9. I am not in the industry but it seems to be crying out for some “real” people who know what its like to live in the real world to have an input..the recent “Bingo” advert after the budget was highly patronising. I would’ve thought in the age of facebook/twitter etc it would be easy to see what trends/brands etc are popular or not and capitalise on them. I would say, however, we do need the Oxbridge set as well, having educated people on board is a positive, its just there should be more of a mix of backgrounds…

    1. Everybody in advertising is a real person – of some description. No one is more real than anyone else, though everyone has different experiences and perspectives and that’s why we need greater diversity in the business as a matter of some urgency. My point is that its idiotic and self defeating to have a strop about people that are clever entering the business. If anything we could do with more people that have been to Oxbridge and more people that haven’t been to university at all and just want to get on.

      By the way the offensive Bingo ad conjured up by the Tories after the budget was an in house job. Not even the most rabidly right wing ad person would have created that sort of patronising and woefully unfunny shit

      1. My apologies, I accept everyone is a “real” person – my perception of ad agencies tbh is that they are a bit pretentious but thats just my opinion. I think we’re all agreed that a mix of people from different backgrounds and experiences would be best, however, I would expect all of them to be clever and talented – the question is, how would the industry go about recruiting people from all walks of life? I’m also interested to know how you feel about integrity and honesty within the industry – would you be happy to promote a product you didnt feel comfortable with if it was going to make your company a lot of money? Or do you think ethics are playing a bigger part in the industry nowadays?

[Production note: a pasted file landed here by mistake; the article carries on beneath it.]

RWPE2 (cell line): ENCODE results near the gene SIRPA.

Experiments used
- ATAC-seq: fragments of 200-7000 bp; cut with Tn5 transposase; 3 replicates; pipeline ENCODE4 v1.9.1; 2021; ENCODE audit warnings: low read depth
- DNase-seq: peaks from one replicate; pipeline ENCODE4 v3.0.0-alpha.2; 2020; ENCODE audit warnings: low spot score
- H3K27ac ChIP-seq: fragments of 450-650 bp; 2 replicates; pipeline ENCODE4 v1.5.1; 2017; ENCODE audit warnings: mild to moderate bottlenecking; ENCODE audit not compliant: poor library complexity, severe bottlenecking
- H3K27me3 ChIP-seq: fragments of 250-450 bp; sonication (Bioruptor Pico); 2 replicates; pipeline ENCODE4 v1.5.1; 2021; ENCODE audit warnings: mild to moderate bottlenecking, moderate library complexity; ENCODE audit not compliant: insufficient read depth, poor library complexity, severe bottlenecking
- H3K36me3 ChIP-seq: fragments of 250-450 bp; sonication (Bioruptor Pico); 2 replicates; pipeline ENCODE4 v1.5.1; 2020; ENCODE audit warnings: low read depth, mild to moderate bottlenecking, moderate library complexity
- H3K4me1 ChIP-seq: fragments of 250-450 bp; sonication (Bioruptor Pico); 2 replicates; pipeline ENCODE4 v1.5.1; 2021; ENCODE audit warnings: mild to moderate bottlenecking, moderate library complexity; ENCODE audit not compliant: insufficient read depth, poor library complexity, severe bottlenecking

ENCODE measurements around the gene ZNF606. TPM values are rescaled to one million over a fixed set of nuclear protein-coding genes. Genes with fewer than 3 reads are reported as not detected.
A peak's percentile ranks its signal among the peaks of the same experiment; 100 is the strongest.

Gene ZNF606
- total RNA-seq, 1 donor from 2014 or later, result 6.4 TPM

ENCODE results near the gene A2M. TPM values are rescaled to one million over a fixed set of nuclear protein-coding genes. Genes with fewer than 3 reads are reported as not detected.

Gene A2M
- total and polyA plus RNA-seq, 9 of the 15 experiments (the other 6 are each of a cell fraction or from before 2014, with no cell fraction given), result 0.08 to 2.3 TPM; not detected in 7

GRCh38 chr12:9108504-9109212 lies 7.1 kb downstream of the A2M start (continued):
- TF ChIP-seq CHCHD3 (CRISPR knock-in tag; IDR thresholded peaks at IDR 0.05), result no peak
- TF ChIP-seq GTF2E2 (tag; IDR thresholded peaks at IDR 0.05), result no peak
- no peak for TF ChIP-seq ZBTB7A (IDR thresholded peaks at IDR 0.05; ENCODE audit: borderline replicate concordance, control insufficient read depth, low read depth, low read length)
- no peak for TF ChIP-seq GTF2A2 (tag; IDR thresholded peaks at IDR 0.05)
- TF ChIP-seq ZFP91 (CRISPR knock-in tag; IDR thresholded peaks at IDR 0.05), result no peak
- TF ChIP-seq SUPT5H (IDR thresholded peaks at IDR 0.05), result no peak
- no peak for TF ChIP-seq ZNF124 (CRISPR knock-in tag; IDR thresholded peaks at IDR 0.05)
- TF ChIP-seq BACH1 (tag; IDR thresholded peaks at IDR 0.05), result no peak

1. Don’t worry I am desperately pretentious most of the time. I do think that ethics and integrity are playing a greater role in business full stop as sustainability becomes a key driver – not simply environment sustainability but the ability to deliver sustainable profit. But when it comes to advertising I feel that personal ethics are desperately important. We all know that we do a better job when we believe in what we are selling or communicating something that we believe in. PR may still be run on the old ‘barrister’ like model of all businesses deserve representation but my long experience is that advertising is not like this.

          1. Im sure ur not pretentious at all dahling….yes, I must confess I did look at advertising and PR as being in a similar vein but i think that advertising is such an influential industry that i am heartened to know that ther r people within th industry who care about ethics and social responsibility.

  10. Oxbridge is no more the problem than kids thinking the answer to every brief is a thumping hardcore soundtrack and cool street visuals. Especially when the product is bought by men in their 50s. Or a bunch of blokes thinking cleavage is a great way to appeal to the Mumsnet crowd.

    Oxbridge people do not have a monopoly on prejudice or idiocies. Everyone has them. Personally I think we need more, better educated people in the industry as much as we need not to be so much in awe of young people who, through lack of experience, get it spectacularly wrong as often as they are innovative. Think you’ll find most of the celebrated social media disasters over the past 2 years were simply the result of a lack of experience and common sense. Oxbridge has nothing to do with it.